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How to interpret ELISA results


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#1 vojera

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Posted 14 September 2010 - 04:17 AM

Hi!

I'm setting up an ELISA to look at antibody titres in mouse serum and I've never done this before (nor has anyone in my lab as we're a plant lab).

This is the background:
I have tobacco plants expressing a bacterial antigen. I want to see if that antigen can elicit an immune response. So I have five groups of mice as follows:

1. Mice gavaged with soluble fraction of tobacco extract (containing 100ug of the antigen) and CTB as an adjuvant
2. Mice gavaged with soluble fraction of wild-type tobacco extract and CTB (this is my negative control)
3. As group 1, with a subsequent sc boost of purified antigen (with alum)
4. Mice injected with purified antigen (with alum)
5. Mice injected with purified antigen (with alum) (with a few weeks' gap).

I have collected serum and BAL from these mice, but for now I just want to see the levels of antigen-specific IgG1 and IgG2a in the serum. (Later I will check the IgA in the BAL).


I know roughly how to do an ELISA (I've used it to determine how much of my antigen I have in my tobacco extracts), but I'm not sure on a few things.

1. Do I still need to leave a blank on the plate with just PBS? Or do I count my negative (i.e. wild-type sample) as my blank?
2. Do people find it better to leave the serum on the plate for 2 hours at rt or overnight at 4C?
3. Is PBST with 5% milk powder an adequate block?
4. When I get my results, how do I interpret them? How do I go from a page of absorbance values to a graph?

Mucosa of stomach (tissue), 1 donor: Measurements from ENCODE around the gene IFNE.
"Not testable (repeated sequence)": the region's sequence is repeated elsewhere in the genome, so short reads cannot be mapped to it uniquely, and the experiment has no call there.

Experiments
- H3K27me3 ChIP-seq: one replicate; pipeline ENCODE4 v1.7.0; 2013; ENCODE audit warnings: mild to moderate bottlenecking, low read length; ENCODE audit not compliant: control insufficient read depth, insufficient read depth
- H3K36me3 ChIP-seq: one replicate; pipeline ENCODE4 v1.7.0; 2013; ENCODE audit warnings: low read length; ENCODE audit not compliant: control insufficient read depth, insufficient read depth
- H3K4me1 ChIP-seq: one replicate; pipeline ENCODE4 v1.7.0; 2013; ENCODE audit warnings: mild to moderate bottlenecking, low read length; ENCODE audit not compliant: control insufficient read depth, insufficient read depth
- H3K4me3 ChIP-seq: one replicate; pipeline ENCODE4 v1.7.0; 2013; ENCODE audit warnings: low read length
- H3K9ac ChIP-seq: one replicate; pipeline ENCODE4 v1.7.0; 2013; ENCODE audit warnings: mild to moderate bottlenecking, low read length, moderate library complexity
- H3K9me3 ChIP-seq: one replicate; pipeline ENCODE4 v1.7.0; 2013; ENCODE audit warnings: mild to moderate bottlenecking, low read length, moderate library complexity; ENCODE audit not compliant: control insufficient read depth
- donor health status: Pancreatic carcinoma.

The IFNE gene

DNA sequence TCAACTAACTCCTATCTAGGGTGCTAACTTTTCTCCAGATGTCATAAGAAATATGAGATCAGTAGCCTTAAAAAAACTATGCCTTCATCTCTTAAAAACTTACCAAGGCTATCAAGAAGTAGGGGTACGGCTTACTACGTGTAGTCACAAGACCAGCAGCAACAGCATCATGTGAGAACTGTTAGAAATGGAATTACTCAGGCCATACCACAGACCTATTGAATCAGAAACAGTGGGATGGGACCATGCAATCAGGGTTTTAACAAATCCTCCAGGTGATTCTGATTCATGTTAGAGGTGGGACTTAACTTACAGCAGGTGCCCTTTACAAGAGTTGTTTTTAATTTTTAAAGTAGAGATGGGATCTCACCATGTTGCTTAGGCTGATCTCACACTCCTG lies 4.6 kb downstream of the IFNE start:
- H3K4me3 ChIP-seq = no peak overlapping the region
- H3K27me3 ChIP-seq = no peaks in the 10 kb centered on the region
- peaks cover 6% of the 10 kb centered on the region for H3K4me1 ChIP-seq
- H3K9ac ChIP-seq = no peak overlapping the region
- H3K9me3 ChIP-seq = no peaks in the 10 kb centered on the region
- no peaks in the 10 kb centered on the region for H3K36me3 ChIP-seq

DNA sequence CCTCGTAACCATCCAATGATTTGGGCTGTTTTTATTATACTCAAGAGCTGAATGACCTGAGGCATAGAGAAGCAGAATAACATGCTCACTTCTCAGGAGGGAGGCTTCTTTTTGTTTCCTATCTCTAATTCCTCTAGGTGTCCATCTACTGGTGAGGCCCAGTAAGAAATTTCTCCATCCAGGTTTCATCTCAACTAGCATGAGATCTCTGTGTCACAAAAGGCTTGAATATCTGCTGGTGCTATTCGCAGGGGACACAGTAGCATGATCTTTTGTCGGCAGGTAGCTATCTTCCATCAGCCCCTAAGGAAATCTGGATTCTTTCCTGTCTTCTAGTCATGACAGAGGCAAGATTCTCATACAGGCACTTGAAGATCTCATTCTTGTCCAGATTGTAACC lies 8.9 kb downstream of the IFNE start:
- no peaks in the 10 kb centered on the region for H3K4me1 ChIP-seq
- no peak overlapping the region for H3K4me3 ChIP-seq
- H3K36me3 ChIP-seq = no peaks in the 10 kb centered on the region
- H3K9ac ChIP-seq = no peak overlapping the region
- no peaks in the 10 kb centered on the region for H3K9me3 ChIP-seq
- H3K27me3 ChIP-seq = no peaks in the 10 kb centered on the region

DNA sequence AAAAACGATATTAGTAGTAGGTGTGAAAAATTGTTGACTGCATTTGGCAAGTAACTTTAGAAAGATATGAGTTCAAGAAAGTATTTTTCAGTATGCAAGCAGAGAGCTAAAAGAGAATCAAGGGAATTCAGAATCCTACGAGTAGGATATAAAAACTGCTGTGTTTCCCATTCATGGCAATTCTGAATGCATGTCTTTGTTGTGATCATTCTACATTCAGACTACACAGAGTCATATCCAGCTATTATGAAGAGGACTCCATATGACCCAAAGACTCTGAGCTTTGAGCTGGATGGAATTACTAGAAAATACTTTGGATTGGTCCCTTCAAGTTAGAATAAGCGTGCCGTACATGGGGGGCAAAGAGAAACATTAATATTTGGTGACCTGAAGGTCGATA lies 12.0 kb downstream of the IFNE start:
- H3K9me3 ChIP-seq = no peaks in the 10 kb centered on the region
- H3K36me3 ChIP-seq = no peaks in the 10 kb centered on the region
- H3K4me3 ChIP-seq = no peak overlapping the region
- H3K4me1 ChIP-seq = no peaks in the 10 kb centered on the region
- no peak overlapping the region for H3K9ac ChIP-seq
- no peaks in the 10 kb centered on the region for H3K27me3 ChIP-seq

Sorry if I haven't been very clear, this is a bit confusing to me.

Thanks for any advice you can give me.

#2 K.B.

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Posted 14 September 2010 - 05:34 AM

1. It costs you nothing to include blank with PBS and you get information how high really is the background from the negative control.
2. When I was working with rabbit serum or ammonium sulphate purified antibodies and plant proteins (MW ~40-70kDa) I tried both and haven't noticed any difference so I used one that was much more convenient for me. :)
3. Yes.
4. The most simple way is to assume that positive = 100%, negative = 0%, and use linear regression. Although when you make a dilution series they quite often follow sigmoidal curve and that requires more specialized software to manipulate.

#3 vojera

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Posted 15 October 2010 - 03:40 AM

1. It costs you nothing to include blank with PBS and you get information how high really is the background from the negative control.
2. When I was working with rabbit serum or ammonium sulphate purified antibodies and plant proteins (MW ~40-70kDa) I tried both and haven't noticed any difference so I used one that was much more convenient for me. :)
3. Yes.
4. The most simple way is to assume that positive = 100%, negative = 0%, and use linear regression. Although when you make a dilution series they quite often follow sigmoidal curve and that requires more specialized software to manipulate.


Thanks for your feedback. I think I'll have to check out one of the immunology labs in the department to get help with software if that is the case.

#4 sgt4boston

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Posted 18 October 2010 - 02:42 AM

Table Curve (from Systat.com) is an inexpensive product that will suite your requirements. For Data analysis you can use Med Calc for a limited number of times without purchase.




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